First-Person view of a full system assembly by Linus Tech Tips
Hardware Canucks Beginners PC Build Guide
Newgg TV How to Build a PC Series
If after assembling your PC, you’re encountering problems before ever getting into Windows installation, you may need to do some troubleshooting. This is a fairly expected part of building a DIY PC. It may be disappointing to encounter problems, but know more often than not it’s caused by minor settings or software issues and not faulty parts. Pre-built brand-name PC’s often weed out the problems beforehand for you, so you can factor this part as where some of the cost savings comes from. Therefore, expect to encounter a problem and to have to set time aside to troubleshoot if necessary. The good news is that you have many avenues available to you to help along the way if the problems you’re encountering are severe — you haven’t wasted your money so try not to stress!
First thing, if your computer is clearly turning on but you’re not seeing anything on screen, this may seem obvious but before anything else check to make sure your computer monitor is on the correct input and that your DisplayPort / HDMI cable is connected to the GRAPHICS CARD and not the Motherboard. If nothing still, or if it’s turning on and off in a boot-loop, triple-check all your components are seated properly in their sockets and all cables are firmly in their proper places. If after verifying everything should be good and the problem persists, you may have a dead CPU on your hands. A PC with a healthy motherboard and no CPU can still turn on, with spinning fans and power lights. So, if after verifying everything is installed correctly and your PC isn’t powering on at all, you may have either a faulty power supply or motherboard. If you want to rule out the power supply as the culprit, you can check the power supply itself by shorting two specific pins on the 24-pin ATX Motherboard power plug to trick it into turning on. (Google how to do this for your brand of power supply.)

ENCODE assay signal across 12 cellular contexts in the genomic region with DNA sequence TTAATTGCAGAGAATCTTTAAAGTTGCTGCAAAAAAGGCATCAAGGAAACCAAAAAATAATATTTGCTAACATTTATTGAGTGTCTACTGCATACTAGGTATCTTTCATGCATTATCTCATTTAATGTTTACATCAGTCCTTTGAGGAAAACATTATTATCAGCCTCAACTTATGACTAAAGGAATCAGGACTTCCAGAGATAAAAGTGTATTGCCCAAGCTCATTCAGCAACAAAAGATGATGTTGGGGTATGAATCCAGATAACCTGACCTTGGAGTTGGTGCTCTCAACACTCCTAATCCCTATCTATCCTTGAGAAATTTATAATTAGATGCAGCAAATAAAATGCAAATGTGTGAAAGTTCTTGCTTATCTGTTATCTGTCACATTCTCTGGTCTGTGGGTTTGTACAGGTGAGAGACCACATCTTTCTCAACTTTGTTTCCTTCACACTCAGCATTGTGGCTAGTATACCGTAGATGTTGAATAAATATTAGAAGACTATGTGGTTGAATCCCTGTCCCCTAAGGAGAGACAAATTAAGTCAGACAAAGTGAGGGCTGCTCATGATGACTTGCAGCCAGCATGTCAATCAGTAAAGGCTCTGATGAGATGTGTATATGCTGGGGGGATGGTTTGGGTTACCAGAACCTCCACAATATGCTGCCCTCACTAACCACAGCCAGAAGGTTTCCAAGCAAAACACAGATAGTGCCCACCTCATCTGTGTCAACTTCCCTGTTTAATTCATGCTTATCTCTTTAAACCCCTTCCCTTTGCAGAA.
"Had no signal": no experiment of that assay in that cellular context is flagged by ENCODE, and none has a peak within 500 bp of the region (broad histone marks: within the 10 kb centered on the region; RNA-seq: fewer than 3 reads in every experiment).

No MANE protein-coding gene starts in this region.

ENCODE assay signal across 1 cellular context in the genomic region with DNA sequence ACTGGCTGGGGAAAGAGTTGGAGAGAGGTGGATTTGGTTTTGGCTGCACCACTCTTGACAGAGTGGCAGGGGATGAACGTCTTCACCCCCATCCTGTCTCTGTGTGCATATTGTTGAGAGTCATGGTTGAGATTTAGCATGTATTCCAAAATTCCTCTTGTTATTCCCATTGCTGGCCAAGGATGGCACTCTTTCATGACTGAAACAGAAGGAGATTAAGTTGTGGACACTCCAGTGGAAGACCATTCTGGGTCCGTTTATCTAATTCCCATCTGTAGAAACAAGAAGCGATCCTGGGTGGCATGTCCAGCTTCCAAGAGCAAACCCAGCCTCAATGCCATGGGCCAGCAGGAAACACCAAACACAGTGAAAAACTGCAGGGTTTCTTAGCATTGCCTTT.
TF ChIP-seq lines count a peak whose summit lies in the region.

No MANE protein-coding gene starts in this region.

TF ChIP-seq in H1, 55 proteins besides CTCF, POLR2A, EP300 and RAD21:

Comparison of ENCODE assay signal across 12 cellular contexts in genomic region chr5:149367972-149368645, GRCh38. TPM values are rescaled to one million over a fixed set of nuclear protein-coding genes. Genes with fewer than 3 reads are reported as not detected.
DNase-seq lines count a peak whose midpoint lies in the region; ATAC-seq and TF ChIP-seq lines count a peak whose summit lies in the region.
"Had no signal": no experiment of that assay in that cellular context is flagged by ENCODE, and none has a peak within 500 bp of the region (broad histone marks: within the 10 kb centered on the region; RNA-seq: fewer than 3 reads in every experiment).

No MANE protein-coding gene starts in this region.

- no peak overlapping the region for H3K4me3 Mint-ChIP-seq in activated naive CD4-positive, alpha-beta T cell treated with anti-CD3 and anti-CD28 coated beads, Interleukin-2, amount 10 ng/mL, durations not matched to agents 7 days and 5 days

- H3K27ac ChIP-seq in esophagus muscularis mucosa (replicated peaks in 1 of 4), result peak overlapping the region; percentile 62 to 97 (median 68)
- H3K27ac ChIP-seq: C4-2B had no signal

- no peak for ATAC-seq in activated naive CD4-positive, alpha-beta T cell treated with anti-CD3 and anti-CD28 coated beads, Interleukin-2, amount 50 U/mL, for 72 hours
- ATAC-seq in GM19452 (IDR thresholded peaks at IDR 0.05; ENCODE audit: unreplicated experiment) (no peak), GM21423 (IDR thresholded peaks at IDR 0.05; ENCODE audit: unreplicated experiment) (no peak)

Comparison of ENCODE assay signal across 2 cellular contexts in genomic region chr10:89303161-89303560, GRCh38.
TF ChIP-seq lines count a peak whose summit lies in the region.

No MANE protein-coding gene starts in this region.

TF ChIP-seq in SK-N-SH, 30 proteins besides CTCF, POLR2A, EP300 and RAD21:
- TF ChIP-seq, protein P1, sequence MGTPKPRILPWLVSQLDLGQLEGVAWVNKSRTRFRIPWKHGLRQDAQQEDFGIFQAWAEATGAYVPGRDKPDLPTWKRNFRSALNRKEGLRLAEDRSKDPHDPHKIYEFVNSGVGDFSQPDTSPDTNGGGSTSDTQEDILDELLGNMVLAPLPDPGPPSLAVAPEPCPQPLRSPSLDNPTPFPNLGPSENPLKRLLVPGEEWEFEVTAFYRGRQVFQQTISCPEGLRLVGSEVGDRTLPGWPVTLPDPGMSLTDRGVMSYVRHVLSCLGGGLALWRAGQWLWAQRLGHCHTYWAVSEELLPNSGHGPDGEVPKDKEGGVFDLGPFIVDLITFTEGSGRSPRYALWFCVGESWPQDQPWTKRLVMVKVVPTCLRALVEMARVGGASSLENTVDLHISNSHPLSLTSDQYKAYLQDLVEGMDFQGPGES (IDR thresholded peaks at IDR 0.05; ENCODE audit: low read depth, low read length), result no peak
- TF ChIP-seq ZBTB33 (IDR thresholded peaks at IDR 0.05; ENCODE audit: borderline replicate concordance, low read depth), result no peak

If, however, you were able to properly boot and install Windows, and reach the Windows desktop, your PC hardware is most likely healthy, and any problems encountered from here are either related to Windows Updates, outdated or potentially faulty current drivers, or unstable default values in your motherboard BIOS. At worst, by this point, the only hardware faults that can really remain are a faulty graphics card or a bad memory sector on one of your memory modules.
There are telltale signs where your problem may lie. If your computer is crashing when you try to start a graphics-intensive application such as Blender or a game of some kind, you may be looking at an unstable graphics driver or a faulty graphics card. Especially if your computer crashes with no visible BSOD, or you see strange graphics artifacts, there’s something going on here. Try uninstalling your graphics driver and using a slightly older one to see if it helps. If not, keep reading on as you may still have a problem that isn’t a faulty graphics card just yet.